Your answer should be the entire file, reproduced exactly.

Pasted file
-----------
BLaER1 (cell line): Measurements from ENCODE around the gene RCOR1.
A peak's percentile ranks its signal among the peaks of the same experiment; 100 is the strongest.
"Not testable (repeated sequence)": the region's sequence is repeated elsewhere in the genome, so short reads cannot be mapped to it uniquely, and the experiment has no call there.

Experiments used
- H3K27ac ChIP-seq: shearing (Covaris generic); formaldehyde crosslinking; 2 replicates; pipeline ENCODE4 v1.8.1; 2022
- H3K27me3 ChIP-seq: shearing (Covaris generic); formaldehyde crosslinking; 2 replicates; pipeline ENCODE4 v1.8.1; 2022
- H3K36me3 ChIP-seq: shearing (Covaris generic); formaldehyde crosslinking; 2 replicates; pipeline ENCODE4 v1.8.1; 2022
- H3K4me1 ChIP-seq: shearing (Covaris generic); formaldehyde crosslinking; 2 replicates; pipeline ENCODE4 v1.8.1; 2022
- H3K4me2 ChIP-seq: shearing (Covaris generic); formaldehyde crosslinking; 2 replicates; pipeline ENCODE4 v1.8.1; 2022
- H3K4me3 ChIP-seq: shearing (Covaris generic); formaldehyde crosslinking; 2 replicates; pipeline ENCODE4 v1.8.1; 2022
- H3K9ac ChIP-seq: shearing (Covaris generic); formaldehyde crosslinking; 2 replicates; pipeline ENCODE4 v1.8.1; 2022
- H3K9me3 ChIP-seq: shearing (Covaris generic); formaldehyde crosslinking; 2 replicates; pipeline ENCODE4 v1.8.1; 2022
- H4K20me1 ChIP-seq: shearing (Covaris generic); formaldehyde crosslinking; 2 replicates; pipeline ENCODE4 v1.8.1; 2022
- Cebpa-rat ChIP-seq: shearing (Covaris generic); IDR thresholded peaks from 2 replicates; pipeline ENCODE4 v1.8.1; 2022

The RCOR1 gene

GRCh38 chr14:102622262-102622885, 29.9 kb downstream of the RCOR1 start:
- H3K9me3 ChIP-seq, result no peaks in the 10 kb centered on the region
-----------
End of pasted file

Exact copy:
BLaER1 (cell line): Measurements from ENCODE around the gene RCOR1.
A peak's percentile ranks its signal among the peaks of the same experiment; 100 is the strongest.
"Not testable (repeated sequence)": the region's sequence is repeated elsewhere in the genome, so short reads cannot be mapped to it uniquely, and the experiment has no call there.

Experiments used
- H3K27ac ChIP-seq: shearing (Covaris generic); formaldehyde crosslinking; 2 replicates; pipeline ENCODE4 v1.8.1; 2022
- H3K27me3 ChIP-seq: shearing (Covaris generic); formaldehyde crosslinking; 2 replicates; pipeline ENCODE4 v1.8.1; 2022
- H3K36me3 ChIP-seq: shearing (Covaris generic); formaldehyde crosslinking; 2 replicates; pipeline ENCODE4 v1.8.1; 2022
- H3K4me1 ChIP-seq: shearing (Covaris generic); formaldehyde crosslinking; 2 replicates; pipeline ENCODE4 v1.8.1; 2022
- H3K4me2 ChIP-seq: shearing (Covaris generic); formaldehyde crosslinking; 2 replicates; pipeline ENCODE4 v1.8.1; 2022
- H3K4me3 ChIP-seq: shearing (Covaris generic); formaldehyde crosslinking; 2 replicates; pipeline ENCODE4 v1.8.1; 2022
- H3K9ac ChIP-seq: shearing (Covaris generic); formaldehyde crosslinking; 2 replicates; pipeline ENCODE4 v1.8.1; 2022
- H3K9me3 ChIP-seq: shearing (Covaris generic); formaldehyde crosslinking; 2 replicates; pipeline ENCODE4 v1.8.1; 2022
- H4K20me1 ChIP-seq: shearing (Covaris generic); formaldehyde crosslinking; 2 replicates; pipeline ENCODE4 v1.8.1; 2022
- Cebpa-rat ChIP-seq: shearing (Covaris generic); IDR thresholded peaks from 2 replicates; pipeline ENCODE4 v1.8.1; 2022

The RCOR1 gene

GRCh38 chr14:102622262-102622885, 29.9 kb downstream of the RCOR1 start:
- H3K9me3 ChIP-seq, result no peaks in the 10 kb centered on the region